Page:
Anyone who has worked with this Prime Minister knows that what motivates her every single working day is the interests of the people of every part of the United Kingdom. In publishing the technical notices and the guidance to business on a no-deal scenario, we are doing exactly what the European Commission and other EU Governments have done. It is the responsible course of action to take.
Voter ID Pilots
The Cabinet Office and the independent Electoral Commission published their respective findings in July that the pilots worked well. The overwhelming majority of people were able to cast their vote without a problem, and there was no notable adverse effect on turnout. The success of the pilots proves that the measures are reasonable and proportionate.
Can the Minister confirm that concerns about ethnic minority communities being adversely affected did not come to pass during the pilots? Is that not yet another reason why voter ID should be rolled out across the whole country as soon as possible?
My hon. Friend knows well that elections are expensive to conduct. Sevenoaks District Council and Tonbridge and Malling Borough Council do excellent jobs of conducting elections not just for themselves, but for this place and for the county council. Is she planning to consider ways of speeding up payments to those borough and district councils?
Yes, I am working with the Association of Electoral Administrators to see how the process can be improved. I take this opportunity to thank all the electoral staff in my hon. Friend’s council and elsewhere, who work so hard. The fact is that they have six months in which to submit an account. These things can sometimes be left to the last minute, which creates a bulge in the process, but we want to improve that.
In terms of this so-called success, the Electoral Reform Society’s report says:
“The government must have a strange definition of success.”
It confirms that this is a waste of money and that it disenfranchises voters. When will the Government tackle the real electoral fraud issue, which is the spending breaches by the Labour, Lib Dem and Tory parties?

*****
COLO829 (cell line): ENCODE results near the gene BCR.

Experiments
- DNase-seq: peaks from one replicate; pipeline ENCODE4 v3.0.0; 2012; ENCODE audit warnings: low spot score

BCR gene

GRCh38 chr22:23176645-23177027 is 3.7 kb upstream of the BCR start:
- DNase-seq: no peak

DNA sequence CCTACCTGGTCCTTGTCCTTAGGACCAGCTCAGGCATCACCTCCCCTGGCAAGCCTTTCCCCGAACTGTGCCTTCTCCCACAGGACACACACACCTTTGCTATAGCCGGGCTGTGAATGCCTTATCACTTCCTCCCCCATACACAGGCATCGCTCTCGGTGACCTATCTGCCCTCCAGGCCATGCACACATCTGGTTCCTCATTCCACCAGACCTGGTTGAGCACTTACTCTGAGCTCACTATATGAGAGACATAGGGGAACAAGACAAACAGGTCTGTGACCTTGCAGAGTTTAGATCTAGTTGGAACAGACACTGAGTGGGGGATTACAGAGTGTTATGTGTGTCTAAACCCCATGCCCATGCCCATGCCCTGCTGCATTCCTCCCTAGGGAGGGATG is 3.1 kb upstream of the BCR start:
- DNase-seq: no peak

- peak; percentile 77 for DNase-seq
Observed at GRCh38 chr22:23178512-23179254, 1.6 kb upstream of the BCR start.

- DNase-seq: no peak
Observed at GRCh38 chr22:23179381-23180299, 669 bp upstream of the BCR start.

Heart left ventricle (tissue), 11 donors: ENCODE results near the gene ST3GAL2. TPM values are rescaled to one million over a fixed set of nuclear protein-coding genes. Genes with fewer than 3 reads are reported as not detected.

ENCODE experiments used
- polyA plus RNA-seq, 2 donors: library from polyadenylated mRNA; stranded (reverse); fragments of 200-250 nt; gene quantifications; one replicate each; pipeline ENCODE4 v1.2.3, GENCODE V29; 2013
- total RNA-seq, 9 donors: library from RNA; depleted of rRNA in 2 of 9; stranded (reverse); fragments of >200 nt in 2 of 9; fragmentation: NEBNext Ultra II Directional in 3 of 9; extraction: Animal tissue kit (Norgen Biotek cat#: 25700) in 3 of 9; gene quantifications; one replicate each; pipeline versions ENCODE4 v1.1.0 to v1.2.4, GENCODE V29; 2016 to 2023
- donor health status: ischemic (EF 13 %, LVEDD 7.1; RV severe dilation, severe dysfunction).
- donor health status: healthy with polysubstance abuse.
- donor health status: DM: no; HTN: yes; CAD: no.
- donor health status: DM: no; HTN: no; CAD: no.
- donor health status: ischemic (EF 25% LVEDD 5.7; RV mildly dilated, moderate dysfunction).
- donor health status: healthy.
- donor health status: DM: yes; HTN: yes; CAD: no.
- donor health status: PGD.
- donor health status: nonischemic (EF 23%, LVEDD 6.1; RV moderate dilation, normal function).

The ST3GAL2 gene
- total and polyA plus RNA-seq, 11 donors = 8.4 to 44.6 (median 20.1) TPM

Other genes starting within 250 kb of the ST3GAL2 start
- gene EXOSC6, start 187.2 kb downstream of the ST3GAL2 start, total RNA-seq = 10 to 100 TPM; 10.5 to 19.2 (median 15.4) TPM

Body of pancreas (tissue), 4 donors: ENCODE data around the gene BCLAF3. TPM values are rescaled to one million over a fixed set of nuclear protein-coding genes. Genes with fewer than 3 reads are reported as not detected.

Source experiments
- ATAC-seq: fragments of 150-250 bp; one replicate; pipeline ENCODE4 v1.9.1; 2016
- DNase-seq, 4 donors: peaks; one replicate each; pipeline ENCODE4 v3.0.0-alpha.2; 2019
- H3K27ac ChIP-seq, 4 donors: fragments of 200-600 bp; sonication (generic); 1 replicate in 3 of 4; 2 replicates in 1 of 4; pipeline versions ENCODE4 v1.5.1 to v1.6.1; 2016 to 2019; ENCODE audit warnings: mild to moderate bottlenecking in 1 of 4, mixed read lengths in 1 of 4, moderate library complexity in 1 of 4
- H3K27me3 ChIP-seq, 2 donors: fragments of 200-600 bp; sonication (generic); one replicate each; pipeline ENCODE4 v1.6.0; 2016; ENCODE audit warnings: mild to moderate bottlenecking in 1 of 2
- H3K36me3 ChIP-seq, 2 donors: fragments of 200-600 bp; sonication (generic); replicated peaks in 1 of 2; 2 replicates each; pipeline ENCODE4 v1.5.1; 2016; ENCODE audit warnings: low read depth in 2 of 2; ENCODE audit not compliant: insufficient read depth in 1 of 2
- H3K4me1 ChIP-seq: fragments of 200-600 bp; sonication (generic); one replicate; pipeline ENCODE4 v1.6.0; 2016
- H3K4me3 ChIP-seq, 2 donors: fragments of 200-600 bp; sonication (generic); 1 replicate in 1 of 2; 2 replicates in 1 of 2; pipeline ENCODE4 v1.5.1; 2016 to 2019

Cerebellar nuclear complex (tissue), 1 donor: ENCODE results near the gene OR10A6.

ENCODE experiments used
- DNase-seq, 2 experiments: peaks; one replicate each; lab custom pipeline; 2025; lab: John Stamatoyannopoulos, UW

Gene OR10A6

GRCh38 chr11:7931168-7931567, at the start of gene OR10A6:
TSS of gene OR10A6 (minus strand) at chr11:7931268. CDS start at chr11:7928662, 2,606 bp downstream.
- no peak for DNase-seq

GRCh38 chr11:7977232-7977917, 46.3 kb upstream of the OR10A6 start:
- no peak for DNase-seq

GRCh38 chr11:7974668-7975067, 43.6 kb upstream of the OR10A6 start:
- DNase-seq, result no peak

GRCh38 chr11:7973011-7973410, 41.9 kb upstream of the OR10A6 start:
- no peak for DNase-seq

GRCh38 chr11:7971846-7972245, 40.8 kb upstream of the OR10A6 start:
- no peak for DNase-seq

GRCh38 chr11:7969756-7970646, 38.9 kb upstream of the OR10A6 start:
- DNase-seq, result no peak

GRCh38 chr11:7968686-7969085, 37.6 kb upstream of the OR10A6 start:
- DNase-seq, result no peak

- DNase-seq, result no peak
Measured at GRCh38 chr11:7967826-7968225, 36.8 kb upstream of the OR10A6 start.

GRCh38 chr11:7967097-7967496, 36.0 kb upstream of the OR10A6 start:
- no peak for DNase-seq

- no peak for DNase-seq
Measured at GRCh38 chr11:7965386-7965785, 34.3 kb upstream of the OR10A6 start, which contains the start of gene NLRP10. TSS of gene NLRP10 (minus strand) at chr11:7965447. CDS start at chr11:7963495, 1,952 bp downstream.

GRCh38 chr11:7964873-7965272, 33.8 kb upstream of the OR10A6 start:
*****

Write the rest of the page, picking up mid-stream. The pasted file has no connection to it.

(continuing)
Out of 45 million votes cast last year, there has been only one conviction for voter fraud, yet the Government seem determined to pursue voter ID, which stopped hundreds of people voting last year. When faced with real threats to our democracy, in the form of violations of campaign rules and finance laws, the misuse of voters’ personal data, and foreign interference in our elections and referendums, the Government have done almost nothing. Will the Minister tell us when the Government will get their priorities right and stop penalising honest voters while turning a blind eye to electoral abuses by the powerful?
There is an incredibly important principle at stake here, which seems to be missing from the Labour party. Either you want to stamp out electoral fraud or you do not. This policy is about that. Regardless of the number and the levels of the crime, we should tackle it and ensure it does not rob people of their votes. Furthermore, the hon. Gentleman entirely forgets what his own party did in government by making this policy a fact in Northern Ireland.
The Government are clear that we will do all we can to support our steel industry. The publication of indicative pipelines of Government steel requirements, alongside revised procurement guidance, ensures that United Kingdom steel producers have the best possible chance of competing for major public sector contracts. We will be reporting on our performance later this year.
The UK steel industry continues to face challenges. The Government promised in their 2016 guidance on steel procurement that they would publish individual Departments’ performance on steel procurement. When will they publish that information and be transparent about this?
I am happy to update the hon. Gentleman on that point. I have consulted the Under-Secretary of State for Business, Energy and Industrial Strategy, my hon. Friend the Member for Watford (Richard Harrington). He has written to Departments over the summer reminding them of that duty. We are reiterating our commitment to produce that information before the end of the year.
Hereditary Peer By-elections
The Government are clear that comprehensive reform of the House of Lords that requires legislation is not a priority for this Government. We would welcome working with peers on measures that could command consensus, so we welcome the work of the Lord Speaker’s Committee, chaired by Lord Burns.
I am not sure there was a question there that I can answer. I say with great respect to the right hon. Gentleman that he assiduously raises this issue at oral questions time after time. I understand his arguments, but the Government’s position is as I put it.
I respect my hon. Friend’s argument just as much as I respect that of the right hon. Member for Delyn (David Hanson), but the answer remains the same: there is an enormous amount of work in front of both Houses of Parliament at this time and this is not a priority.